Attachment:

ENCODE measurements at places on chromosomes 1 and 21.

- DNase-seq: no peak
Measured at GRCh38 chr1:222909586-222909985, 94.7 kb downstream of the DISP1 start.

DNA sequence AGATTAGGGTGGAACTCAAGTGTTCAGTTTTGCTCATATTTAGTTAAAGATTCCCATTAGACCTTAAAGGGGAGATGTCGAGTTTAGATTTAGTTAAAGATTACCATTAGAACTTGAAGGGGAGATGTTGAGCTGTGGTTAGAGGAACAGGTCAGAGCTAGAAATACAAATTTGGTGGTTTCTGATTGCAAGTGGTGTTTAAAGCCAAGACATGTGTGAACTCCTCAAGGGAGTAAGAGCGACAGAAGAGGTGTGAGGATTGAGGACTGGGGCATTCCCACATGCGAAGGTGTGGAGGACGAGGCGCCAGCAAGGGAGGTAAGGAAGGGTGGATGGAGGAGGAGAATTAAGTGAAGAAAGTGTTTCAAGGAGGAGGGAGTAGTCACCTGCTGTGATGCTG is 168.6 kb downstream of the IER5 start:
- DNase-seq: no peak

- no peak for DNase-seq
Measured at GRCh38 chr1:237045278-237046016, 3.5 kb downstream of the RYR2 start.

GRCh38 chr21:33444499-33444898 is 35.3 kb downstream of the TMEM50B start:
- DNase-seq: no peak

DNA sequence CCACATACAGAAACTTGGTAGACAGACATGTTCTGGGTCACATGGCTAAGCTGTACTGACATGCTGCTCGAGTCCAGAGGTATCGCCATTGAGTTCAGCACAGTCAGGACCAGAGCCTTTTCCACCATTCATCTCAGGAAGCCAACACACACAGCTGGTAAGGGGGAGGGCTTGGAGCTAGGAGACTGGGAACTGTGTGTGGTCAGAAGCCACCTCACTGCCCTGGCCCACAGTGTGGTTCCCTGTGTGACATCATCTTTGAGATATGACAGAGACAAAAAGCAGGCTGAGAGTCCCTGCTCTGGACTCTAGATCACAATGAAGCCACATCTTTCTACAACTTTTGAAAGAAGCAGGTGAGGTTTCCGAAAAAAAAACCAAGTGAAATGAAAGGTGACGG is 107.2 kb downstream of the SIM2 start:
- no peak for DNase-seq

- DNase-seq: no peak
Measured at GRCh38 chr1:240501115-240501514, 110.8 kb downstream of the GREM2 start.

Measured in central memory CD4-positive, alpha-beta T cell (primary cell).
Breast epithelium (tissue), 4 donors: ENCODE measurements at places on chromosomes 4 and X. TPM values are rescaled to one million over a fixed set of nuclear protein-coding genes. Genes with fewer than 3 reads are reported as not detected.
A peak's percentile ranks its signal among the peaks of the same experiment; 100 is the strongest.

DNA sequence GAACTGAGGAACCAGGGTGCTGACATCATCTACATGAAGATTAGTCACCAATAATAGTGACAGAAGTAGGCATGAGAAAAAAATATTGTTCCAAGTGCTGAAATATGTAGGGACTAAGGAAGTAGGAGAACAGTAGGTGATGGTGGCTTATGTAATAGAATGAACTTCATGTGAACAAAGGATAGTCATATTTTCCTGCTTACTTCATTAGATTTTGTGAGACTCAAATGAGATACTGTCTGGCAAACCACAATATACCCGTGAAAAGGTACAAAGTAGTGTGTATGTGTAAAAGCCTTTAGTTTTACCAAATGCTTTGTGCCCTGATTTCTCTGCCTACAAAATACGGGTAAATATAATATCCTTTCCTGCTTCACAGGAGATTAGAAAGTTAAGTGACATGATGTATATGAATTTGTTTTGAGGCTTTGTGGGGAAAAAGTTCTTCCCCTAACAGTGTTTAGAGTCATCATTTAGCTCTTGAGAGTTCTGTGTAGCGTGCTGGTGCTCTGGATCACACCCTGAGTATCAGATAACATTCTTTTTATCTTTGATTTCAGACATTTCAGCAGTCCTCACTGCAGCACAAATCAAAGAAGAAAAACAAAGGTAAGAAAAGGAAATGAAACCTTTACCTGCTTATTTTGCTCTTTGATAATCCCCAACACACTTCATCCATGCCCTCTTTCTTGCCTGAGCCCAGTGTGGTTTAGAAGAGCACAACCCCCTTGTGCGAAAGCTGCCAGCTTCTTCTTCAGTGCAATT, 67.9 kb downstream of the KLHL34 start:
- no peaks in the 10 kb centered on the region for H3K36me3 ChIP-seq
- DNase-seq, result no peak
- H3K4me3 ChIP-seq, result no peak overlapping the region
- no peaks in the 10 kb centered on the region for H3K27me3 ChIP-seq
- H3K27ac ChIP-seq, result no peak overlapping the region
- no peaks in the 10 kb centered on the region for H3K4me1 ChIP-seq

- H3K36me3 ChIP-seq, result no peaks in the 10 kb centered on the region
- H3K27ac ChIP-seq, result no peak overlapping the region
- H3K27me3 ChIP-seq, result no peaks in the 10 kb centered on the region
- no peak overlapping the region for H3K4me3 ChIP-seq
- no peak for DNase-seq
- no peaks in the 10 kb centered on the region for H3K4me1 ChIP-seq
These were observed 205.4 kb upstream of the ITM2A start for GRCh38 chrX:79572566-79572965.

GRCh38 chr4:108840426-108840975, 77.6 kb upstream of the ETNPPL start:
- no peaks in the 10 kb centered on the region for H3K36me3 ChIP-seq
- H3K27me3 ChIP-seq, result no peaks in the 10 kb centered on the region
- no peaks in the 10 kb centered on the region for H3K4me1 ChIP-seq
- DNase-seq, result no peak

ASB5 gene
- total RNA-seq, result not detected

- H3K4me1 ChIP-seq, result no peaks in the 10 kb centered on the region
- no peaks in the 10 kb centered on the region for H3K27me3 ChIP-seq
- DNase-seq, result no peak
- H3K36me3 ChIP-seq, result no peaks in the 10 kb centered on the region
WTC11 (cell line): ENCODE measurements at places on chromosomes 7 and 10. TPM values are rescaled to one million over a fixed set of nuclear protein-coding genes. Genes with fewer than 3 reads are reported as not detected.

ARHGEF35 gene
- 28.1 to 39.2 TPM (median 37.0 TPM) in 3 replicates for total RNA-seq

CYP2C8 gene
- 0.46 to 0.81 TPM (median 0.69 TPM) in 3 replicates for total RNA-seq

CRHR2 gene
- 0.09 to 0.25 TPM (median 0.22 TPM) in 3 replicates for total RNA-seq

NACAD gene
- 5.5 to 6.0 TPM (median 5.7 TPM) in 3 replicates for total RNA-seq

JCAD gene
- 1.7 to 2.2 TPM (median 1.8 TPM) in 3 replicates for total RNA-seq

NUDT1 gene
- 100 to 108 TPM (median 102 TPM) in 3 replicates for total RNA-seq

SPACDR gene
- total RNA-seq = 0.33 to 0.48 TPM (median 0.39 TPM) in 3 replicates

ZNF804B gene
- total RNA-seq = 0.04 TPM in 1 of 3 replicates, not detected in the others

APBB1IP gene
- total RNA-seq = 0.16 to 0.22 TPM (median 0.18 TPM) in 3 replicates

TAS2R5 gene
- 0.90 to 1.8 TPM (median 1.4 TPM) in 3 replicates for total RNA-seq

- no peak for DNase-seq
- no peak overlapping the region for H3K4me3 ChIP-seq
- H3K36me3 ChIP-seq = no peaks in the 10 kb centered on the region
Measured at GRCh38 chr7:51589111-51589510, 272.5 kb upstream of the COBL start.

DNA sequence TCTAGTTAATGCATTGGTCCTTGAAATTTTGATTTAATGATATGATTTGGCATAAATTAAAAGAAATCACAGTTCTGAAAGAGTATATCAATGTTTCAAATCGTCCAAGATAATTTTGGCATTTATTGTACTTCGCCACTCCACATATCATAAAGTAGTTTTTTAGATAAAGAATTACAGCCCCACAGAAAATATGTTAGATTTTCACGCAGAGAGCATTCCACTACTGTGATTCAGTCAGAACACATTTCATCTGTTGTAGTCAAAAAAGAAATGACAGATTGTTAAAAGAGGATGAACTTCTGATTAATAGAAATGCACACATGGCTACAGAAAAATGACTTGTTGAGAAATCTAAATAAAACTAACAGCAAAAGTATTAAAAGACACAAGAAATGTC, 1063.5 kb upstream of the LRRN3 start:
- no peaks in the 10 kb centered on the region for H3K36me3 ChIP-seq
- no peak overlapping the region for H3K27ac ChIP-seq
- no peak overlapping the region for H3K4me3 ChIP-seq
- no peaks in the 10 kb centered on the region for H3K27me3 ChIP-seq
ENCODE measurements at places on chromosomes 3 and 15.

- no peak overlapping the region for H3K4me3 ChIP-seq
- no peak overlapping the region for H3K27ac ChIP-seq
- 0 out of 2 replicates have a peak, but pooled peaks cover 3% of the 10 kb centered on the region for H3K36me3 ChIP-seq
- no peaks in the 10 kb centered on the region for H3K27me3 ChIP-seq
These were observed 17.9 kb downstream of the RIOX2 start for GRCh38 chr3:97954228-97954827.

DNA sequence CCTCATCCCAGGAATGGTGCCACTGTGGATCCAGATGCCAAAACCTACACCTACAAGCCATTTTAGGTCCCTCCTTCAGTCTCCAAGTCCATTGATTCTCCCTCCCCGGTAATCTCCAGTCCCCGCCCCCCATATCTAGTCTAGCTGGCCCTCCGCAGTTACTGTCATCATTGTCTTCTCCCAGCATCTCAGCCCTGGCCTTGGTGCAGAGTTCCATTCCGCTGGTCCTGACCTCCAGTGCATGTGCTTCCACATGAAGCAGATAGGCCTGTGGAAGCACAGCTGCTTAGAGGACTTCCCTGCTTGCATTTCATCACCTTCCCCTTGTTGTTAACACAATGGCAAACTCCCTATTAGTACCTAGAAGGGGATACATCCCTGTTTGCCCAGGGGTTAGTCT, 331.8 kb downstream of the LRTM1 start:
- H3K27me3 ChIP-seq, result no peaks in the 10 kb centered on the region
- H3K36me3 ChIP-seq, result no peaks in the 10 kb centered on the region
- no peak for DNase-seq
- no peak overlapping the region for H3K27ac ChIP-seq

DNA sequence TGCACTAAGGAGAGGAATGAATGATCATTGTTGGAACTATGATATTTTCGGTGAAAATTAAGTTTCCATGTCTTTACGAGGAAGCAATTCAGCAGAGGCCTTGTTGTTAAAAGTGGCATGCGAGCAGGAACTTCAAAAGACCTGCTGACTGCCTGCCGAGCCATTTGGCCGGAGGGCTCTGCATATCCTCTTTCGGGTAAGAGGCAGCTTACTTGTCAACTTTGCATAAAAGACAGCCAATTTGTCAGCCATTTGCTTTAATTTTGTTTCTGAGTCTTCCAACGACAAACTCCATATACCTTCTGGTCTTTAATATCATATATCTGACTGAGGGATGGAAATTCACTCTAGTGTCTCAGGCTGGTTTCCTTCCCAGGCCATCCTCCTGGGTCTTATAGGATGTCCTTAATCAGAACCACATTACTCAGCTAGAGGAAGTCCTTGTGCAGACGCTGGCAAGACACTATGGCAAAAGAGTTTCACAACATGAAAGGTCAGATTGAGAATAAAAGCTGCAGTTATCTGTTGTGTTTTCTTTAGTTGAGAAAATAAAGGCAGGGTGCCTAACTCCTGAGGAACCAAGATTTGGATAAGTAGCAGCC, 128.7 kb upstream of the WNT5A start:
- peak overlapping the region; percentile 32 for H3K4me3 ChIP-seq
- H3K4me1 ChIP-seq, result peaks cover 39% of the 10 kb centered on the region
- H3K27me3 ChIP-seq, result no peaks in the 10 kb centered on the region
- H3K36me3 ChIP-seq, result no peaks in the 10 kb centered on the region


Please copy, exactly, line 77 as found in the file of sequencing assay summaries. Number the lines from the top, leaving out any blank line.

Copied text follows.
These were observed 17.9 kb downstream of the RIOX2 start for GRCh38 chr3:97954228-97954827.